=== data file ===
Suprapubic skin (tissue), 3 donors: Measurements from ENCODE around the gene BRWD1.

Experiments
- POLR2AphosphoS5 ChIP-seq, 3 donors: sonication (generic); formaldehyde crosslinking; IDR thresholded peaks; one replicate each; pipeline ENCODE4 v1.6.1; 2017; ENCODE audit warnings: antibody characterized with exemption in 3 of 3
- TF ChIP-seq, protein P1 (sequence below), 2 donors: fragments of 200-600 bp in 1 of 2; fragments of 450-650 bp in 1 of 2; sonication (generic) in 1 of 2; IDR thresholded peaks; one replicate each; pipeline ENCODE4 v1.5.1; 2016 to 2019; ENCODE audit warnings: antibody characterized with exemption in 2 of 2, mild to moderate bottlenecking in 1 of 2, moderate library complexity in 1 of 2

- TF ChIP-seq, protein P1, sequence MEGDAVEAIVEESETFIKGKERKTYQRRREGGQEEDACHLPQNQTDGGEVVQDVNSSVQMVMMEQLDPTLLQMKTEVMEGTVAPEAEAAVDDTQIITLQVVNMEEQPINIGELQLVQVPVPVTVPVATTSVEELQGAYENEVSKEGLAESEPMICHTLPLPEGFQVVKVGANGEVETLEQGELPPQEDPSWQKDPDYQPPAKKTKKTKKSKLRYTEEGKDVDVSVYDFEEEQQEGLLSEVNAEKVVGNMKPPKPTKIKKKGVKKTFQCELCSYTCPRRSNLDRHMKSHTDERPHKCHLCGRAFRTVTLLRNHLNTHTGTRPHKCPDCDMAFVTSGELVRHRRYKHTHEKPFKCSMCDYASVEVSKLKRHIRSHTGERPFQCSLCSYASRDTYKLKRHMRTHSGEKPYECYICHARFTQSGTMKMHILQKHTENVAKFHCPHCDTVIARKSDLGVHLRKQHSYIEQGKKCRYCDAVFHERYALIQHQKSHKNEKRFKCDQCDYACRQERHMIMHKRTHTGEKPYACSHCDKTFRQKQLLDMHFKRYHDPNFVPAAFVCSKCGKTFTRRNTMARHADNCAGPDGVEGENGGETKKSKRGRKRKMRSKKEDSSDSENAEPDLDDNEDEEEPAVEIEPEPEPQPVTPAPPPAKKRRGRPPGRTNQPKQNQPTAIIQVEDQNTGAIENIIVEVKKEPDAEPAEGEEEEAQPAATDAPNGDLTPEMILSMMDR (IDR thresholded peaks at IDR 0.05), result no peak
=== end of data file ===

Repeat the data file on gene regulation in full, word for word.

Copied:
Suprapubic skin (tissue), 3 donors: Measurements from ENCODE around the gene BRWD1.

Experiments
- POLR2AphosphoS5 ChIP-seq, 3 donors: sonication (generic); formaldehyde crosslinking; IDR thresholded peaks; one replicate each; pipeline ENCODE4 v1.6.1; 2017; ENCODE audit warnings: antibody characterized with exemption in 3 of 3
- TF ChIP-seq, protein P1 (sequence below), 2 donors: fragments of 200-600 bp in 1 of 2; fragments of 450-650 bp in 1 of 2; sonication (generic) in 1 of 2; IDR thresholded peaks; one replicate each; pipeline ENCODE4 v1.5.1; 2016 to 2019; ENCODE audit warnings: antibody characterized with exemption in 2 of 2, mild to moderate bottlenecking in 1 of 2, moderate library complexity in 1 of 2

- TF ChIP-seq, protein P1, sequence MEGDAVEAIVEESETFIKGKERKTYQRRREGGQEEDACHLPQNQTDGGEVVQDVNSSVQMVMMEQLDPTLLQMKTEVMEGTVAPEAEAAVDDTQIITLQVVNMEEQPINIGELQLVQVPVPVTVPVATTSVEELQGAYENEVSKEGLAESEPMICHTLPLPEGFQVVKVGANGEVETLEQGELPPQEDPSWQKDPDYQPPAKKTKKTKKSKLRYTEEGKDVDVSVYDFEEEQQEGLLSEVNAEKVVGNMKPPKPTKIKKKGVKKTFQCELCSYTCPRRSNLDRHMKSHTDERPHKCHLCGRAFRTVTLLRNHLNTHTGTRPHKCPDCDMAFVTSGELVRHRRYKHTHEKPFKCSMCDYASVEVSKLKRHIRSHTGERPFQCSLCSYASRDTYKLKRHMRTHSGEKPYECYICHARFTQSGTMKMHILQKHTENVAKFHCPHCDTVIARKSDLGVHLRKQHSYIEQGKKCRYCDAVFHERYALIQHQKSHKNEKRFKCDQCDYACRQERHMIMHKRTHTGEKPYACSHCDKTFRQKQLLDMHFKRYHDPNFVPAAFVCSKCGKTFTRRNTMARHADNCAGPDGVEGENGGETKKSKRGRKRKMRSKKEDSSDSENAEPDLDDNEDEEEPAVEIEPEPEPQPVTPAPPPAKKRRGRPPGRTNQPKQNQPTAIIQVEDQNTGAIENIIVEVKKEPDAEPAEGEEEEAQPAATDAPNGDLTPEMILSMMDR (IDR thresholded peaks at IDR 0.05), result no peak